Every successful man has a story to tell, especially those who have poor background. The journey to success might be difficult and seems impossible for those who were born into a poor family but with hard-work and determination being successful is possible.
There are some rich men nobody knows what they really went through before they become great, some of them did low level job to survive just as majority of Nigerians on the streets. Here are those who had once drove taxi to survive:
Mike Adenuga is one of the richest people in Nigeria. He is well known across the country and outside the Nigeria thanks to his Globacom Company.
Dr Michael Adeniyi Agbolade Ishola Adenuga’s first job experience was when he finished his secondary education. He briefly worked as a TAXI-DRIVER to help fund his university education.
The Nigerian billionaire made his first million at age 26 selling lace and distributing soft drinks, but his financial greatness began when he joined the oil sector and received a drilling license.
In 1999, Adenuga diversified into Nigeria’s telecommunication sector and secured a conditional GSM license in the same year. His diversification to the sector birthed Globacom. Globacom spread quickly and beat others already on the scene. The company has over 50 million Nigeria customers.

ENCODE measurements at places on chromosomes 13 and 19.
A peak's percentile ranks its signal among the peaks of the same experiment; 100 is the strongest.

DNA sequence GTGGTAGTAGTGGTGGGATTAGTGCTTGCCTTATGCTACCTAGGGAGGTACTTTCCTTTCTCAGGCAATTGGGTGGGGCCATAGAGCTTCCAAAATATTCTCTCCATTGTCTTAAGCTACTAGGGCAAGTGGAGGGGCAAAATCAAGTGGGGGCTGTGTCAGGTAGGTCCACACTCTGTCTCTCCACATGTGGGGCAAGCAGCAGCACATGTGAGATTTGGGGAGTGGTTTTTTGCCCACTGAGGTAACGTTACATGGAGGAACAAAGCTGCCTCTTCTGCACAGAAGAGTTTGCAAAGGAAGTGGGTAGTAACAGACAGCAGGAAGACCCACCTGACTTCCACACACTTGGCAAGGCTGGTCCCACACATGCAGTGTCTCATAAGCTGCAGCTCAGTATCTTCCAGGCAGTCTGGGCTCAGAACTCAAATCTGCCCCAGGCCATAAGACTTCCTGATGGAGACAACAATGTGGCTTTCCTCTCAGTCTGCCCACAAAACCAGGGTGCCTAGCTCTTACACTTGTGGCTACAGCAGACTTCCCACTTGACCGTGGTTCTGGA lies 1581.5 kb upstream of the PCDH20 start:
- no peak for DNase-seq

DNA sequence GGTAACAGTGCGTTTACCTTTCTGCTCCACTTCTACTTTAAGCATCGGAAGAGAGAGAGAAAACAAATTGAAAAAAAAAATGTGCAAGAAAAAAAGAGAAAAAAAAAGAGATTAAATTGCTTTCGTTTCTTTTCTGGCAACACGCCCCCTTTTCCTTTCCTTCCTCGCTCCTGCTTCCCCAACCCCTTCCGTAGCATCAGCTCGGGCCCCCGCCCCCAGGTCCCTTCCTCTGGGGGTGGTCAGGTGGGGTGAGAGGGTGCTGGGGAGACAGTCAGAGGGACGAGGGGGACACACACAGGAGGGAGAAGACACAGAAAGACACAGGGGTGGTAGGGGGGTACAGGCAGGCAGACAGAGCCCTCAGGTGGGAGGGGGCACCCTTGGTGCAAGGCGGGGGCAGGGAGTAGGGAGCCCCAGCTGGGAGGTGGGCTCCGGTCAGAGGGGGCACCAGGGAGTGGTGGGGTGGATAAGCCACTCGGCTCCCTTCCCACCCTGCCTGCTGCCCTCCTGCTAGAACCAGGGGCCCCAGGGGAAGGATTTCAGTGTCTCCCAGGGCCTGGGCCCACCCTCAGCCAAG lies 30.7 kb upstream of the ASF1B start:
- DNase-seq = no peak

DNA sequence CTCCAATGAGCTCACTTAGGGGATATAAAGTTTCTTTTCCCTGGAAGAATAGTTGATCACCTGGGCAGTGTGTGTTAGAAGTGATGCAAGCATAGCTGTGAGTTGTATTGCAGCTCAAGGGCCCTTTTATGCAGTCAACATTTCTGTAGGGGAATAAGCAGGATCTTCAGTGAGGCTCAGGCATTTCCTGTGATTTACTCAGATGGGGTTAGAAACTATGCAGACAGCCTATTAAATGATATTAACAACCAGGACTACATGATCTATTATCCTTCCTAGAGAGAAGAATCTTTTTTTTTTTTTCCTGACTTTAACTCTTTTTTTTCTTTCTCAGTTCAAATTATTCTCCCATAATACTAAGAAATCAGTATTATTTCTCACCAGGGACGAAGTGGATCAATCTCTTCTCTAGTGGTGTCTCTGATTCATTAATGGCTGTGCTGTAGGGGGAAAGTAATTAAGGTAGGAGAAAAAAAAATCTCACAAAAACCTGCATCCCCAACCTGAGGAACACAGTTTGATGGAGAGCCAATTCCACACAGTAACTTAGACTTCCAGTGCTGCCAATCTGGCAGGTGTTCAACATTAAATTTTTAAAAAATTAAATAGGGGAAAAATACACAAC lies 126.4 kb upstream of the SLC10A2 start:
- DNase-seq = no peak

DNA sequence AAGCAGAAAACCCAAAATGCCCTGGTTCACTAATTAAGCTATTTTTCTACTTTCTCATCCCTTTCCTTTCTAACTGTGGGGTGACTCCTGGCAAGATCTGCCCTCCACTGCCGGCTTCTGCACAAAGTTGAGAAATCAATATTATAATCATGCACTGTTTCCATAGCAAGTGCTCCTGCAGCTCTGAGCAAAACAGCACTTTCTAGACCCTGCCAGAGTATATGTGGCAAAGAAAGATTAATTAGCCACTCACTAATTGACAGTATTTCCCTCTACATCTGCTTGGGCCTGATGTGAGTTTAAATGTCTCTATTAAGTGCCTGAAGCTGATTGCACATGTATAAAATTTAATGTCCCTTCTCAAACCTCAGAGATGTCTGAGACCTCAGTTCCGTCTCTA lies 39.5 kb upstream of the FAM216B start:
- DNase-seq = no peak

The self-made business mogul; is ranked the second richest man in Nigeria. He occupies the third spot in the Forbes’ 2020 list of Africa’s billionaires and 286th position on the magazine’s World’s billionaires’ 2020 list.
Bola Ahmed Tinubu
The former Governor of Lagos State is one of the Nigeria rich people who drove taxi to survive. The APC Chieftain and a National leader of the Party who spoke at his 67th birthday celebration on 29 March narrated his challenges as a taxi driver.
Recounting the experience, Tinubu said,
“One experience I will not forget was when I over-charged a naval officer, who was returning to the country. It was not intentional. Apparently, I didn’t know the direction; there was no GPRS in those days to locate directions. So, he gave me the direction to his house in a Virginia suburb.
“I gave him the price and the man responded with a slap to my face. He said I should know the correct fare to charge to the location he mentioned. He slapped me and gave me the money.”
On another occasion, Tinubu said,
“Another experience was when I took a guy whom I didn’t know was drunk, when I drove to his house, he pointed a gun at me instead of paying the fare. He took my leather jacket and said: ‘Get into your car and get lost.’ He did not pay,” he recounted.
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